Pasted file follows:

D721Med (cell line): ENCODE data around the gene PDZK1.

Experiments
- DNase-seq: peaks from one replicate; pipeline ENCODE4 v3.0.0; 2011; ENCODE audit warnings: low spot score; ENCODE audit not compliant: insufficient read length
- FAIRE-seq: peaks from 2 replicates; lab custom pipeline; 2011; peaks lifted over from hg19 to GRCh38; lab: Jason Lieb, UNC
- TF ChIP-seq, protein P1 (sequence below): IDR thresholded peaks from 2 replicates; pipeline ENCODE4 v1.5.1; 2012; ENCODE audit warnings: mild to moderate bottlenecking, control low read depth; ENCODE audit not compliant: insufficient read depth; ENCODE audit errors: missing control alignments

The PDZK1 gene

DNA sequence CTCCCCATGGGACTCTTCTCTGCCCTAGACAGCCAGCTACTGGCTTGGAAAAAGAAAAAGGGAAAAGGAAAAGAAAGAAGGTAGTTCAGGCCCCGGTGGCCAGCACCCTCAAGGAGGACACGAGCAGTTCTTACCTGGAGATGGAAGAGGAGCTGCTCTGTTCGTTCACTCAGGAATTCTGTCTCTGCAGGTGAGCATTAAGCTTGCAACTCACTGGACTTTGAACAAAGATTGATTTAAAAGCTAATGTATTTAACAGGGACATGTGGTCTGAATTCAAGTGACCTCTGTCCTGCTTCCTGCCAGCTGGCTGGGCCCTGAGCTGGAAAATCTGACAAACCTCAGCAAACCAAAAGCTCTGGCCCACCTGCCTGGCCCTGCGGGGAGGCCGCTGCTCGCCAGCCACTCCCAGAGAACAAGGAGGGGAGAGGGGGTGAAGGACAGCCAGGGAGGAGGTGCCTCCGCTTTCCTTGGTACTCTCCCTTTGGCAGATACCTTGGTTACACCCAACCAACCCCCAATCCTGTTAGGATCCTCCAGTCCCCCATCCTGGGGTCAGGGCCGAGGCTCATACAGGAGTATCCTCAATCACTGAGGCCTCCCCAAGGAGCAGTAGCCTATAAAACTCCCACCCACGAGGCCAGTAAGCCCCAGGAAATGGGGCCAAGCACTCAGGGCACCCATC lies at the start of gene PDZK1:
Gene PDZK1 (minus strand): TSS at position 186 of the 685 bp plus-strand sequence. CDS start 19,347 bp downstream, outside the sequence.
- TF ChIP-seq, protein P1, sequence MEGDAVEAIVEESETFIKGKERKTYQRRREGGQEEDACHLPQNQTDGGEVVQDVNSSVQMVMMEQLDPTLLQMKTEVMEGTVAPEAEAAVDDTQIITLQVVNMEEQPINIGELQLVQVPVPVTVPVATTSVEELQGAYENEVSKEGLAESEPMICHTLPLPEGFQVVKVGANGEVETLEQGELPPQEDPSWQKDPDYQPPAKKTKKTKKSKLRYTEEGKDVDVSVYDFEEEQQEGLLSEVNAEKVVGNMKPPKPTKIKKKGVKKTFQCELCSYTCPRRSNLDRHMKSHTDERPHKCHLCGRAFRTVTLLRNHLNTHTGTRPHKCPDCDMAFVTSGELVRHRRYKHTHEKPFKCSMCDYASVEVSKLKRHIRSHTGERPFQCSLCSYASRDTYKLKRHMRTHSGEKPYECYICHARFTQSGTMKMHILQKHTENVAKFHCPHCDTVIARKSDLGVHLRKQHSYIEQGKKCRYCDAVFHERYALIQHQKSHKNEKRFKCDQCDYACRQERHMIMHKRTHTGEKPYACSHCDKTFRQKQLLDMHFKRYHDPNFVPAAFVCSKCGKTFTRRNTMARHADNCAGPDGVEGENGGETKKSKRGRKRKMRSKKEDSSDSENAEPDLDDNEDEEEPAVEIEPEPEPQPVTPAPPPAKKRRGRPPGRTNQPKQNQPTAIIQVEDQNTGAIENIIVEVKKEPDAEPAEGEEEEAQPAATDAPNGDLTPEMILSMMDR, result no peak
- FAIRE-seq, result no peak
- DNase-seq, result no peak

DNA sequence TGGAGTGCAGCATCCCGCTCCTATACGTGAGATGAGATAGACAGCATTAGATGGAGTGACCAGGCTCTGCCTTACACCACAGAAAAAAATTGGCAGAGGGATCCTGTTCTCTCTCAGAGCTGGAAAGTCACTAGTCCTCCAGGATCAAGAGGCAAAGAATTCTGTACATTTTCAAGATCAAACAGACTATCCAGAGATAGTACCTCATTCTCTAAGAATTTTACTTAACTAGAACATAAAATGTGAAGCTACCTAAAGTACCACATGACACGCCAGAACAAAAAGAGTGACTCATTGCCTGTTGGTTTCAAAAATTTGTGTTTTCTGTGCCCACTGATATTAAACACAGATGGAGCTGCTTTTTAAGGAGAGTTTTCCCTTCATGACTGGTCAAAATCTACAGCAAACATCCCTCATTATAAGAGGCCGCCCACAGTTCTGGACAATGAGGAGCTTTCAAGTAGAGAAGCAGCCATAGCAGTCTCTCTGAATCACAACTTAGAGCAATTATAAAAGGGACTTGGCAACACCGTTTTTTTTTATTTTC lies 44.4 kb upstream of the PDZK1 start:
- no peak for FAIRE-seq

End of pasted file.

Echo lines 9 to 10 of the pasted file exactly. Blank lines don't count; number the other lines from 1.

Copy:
- TF ChIP-seq, protein P1, sequence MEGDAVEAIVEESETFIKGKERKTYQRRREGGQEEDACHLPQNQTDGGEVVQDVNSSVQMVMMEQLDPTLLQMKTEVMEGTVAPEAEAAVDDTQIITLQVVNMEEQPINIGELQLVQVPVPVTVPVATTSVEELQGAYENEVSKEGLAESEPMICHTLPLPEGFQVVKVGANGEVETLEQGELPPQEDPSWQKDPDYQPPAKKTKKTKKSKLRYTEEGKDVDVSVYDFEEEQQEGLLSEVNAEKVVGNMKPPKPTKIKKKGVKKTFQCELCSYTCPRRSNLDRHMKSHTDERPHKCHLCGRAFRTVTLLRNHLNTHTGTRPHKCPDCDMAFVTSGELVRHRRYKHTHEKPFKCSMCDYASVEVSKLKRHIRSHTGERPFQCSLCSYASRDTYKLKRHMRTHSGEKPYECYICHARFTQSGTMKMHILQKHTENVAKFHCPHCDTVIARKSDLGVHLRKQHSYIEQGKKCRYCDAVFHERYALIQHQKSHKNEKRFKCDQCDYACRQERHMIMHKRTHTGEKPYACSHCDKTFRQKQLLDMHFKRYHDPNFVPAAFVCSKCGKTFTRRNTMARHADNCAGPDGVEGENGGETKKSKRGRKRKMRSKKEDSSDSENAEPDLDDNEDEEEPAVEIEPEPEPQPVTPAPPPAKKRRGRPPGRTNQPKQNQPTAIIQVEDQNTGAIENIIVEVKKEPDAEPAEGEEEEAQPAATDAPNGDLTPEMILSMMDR, result no peak
- FAIRE-seq, result no peak